6 reduces iron-transferrin affinity, which encourages the release of iron from its binding site and endocytosed into a cell[1].    

Transferrin is a monomeric 80kDA glycoprotein, which consists of two homologous lobes called N- and C- lobes[7]. A short peptide connects the two lobes. The carbohydrate moiety is attached to the C-lobe. Each lobe is further subdivided into two sub-domains- N1 and N2 for the N- lobe; and C1 and C2 for the C-lobe.

The sub-domains connect two antiparallel beta sheets that act as flexible joints. The N and C lobes are made up of one aspartic acid, two tyrosine, a histidine, and an arginine[8]. Between each lobe forms a cleft, which allows iron binding. The transferrin molecule shaped to permit iron binding.

The sub-domains open to release iron and close when bound.

Functions of transferrin include:

  • Free Fe3+ is insoluble at a neutral pH, when iron binds to transferrin it becomes soluble. 
  • Deliver and transfer iron to all the various biological tissues between sites of absorption, utilization, and storage[9].
  • Prevent the formation of reactive oxygen species.
  • Chelate free toxic iron and act as a protective scavenger.
  • Deliver WBC macrophages to all tissues[10]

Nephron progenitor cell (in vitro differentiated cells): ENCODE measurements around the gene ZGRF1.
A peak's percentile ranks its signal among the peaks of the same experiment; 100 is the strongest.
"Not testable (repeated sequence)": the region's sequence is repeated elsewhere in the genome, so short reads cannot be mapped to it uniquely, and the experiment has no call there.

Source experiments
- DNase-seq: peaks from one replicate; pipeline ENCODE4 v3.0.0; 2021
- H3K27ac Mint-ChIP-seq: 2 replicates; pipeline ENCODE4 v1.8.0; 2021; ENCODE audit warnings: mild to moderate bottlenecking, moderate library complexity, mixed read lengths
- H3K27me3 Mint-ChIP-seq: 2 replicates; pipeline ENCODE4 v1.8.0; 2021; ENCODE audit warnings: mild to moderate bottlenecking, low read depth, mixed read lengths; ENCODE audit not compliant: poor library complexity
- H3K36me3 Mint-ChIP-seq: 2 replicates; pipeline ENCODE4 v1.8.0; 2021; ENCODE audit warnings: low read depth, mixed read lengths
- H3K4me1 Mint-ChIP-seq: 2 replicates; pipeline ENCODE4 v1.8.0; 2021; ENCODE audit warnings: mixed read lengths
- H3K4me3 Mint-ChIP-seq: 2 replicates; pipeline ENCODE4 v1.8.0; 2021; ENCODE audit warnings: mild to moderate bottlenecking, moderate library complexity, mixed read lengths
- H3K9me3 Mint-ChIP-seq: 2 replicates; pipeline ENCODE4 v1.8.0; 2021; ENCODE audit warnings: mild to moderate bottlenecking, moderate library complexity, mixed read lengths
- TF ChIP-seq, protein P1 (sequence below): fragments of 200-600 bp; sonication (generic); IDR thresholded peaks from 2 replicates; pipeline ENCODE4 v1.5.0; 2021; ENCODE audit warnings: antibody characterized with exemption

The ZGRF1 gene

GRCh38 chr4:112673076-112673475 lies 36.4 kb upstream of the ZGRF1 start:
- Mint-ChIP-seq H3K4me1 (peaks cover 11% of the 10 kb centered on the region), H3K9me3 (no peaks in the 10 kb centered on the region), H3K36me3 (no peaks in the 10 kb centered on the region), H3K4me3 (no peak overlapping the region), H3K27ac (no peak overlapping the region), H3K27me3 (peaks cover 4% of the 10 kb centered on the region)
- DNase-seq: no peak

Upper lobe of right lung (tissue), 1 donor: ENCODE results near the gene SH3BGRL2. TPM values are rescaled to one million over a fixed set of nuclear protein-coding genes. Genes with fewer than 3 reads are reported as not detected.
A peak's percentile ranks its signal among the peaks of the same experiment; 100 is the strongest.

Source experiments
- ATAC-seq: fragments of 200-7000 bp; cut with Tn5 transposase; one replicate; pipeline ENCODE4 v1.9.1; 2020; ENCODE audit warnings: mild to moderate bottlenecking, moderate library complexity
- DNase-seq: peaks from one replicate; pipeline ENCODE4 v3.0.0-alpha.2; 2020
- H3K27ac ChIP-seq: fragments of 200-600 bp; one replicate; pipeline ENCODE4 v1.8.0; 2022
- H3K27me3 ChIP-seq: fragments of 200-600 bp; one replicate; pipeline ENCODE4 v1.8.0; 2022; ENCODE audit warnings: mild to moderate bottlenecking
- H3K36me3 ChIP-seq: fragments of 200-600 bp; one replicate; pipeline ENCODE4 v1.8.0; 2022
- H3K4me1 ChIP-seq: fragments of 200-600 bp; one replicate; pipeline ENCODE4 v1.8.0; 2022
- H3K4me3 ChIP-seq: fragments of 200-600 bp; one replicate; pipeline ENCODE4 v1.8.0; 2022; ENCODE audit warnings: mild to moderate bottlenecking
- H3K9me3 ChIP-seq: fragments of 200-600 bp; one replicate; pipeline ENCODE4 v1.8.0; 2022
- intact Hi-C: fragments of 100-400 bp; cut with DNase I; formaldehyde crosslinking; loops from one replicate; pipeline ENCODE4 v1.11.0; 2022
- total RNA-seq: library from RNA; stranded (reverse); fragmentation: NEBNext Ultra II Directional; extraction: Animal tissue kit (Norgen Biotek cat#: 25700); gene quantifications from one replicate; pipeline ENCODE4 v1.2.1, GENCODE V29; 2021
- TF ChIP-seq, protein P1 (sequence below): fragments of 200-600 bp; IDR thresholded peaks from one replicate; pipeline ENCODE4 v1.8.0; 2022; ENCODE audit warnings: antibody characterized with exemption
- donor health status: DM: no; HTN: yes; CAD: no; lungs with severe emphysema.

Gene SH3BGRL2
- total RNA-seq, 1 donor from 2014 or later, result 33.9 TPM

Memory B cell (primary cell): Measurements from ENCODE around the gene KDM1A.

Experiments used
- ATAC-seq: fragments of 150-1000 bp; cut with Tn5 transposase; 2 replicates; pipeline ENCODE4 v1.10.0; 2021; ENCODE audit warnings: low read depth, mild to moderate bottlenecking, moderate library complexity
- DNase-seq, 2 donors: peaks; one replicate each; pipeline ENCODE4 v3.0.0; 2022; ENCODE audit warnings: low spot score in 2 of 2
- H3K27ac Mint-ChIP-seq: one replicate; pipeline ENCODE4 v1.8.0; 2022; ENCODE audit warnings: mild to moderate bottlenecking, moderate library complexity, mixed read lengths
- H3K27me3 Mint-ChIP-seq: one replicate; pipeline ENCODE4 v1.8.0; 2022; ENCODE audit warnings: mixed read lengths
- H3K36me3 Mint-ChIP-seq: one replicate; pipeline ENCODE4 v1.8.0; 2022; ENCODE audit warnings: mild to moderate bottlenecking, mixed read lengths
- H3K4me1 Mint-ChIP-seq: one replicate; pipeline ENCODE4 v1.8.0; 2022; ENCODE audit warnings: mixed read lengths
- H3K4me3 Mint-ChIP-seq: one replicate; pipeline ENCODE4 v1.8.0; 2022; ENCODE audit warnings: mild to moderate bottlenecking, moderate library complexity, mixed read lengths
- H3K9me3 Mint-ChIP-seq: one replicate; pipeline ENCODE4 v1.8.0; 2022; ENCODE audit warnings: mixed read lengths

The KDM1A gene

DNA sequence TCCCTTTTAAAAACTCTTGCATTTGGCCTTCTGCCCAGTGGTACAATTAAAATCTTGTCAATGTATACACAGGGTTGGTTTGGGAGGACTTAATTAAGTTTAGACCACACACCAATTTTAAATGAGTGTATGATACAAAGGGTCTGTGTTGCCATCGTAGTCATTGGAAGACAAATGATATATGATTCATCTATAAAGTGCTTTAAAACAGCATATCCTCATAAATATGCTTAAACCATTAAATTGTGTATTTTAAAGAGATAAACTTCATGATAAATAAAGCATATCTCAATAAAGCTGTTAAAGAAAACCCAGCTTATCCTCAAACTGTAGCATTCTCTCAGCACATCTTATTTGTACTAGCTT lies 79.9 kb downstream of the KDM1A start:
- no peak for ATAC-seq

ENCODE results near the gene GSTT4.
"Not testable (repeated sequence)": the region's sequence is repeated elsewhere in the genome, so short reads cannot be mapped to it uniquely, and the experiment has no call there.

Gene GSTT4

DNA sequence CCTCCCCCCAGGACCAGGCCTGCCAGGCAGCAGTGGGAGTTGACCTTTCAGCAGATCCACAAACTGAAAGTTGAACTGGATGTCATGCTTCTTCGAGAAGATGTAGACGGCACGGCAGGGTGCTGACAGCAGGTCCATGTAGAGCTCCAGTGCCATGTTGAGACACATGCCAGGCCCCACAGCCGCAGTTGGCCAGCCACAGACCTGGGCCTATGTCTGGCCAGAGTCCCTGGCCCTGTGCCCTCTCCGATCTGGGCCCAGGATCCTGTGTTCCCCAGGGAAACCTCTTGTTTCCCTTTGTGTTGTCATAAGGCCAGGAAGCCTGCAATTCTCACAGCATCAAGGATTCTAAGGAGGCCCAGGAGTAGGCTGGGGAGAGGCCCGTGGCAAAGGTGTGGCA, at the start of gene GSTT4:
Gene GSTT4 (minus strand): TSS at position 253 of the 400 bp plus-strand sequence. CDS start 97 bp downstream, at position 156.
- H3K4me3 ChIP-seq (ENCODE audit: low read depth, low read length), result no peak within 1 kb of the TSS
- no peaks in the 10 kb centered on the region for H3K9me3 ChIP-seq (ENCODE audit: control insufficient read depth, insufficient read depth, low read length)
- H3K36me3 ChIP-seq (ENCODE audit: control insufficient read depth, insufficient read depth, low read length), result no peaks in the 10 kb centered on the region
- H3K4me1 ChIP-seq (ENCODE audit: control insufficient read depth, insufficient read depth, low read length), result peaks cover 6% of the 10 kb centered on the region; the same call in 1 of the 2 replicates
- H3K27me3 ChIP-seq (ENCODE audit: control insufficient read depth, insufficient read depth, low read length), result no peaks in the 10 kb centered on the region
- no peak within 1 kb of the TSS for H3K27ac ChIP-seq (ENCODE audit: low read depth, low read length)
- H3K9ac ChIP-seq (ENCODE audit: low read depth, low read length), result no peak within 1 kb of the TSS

• Transferrin is a part of the innate immune system, the binding of transferrin to iron impedes bacterial survival.
  • Transferrin acts as a marker for inflammation; the level of transferrin decreases during inflammation.

The process of offloading iron-bound transferrin begins with transferrin binding to its cell surface transferrin receptor. It starts with the formation of clathrin-coated pits and internalization of the vesicle into the cytoplasm.  The coated vesicle loses its clathrin coat due to a reduction in pH.

 The reduction of pH by hydrogen ion proton pumps (H+ ATPase) to a pH of 5.5, causes the dissociation of iron-bound transferrin vesicle to release its iron ions. Also, the binding of transferrin to transferrin receptors reduces its affinity for iron.  Two pathways can occur once endocytosed–degradation or recycling pathways[11].

The degradation pathway is where the dissociation of ferric ions from transferrin occurs from an early and late endosome. Iron can now be utilized for storage or incorporated into hemoglobin. The recycling pathway involves recycling of transferrin. After the dissociation of iron, transferrin is called apotransferrin.

Apotransferrin remains bound to its receptor because it has a high affinity for its receptors at a reduced pH[11]. It recycles back to the plasma membrane still bound to its receptor.  At a neutral pH, apotransferrin dissociates from its receptor to enter the circulation, reload iron and repeat the cycle.